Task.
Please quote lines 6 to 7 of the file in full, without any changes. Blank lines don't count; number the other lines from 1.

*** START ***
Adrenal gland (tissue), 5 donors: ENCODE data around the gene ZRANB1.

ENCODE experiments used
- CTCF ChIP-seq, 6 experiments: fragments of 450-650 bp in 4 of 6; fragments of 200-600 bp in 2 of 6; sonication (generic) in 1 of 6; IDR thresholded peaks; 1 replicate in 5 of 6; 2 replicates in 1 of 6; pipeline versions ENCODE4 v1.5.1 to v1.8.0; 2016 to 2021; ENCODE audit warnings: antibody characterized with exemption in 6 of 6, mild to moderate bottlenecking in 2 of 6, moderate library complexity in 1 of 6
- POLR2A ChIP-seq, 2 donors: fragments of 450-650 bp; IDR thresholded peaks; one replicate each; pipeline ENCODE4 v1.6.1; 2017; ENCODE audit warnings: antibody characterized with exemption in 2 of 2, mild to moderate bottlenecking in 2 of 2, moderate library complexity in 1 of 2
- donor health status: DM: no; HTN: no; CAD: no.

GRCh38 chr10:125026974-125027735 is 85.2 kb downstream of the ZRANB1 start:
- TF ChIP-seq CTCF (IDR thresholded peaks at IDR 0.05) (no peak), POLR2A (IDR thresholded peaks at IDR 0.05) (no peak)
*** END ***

GRCh38 chr10:125026974-125027735 is 85.2 kb downstream of the ZRANB1 start:
- TF ChIP-seq CTCF (IDR thresholded peaks at IDR 0.05) (no peak), POLR2A (IDR thresholded peaks at IDR 0.05) (no peak)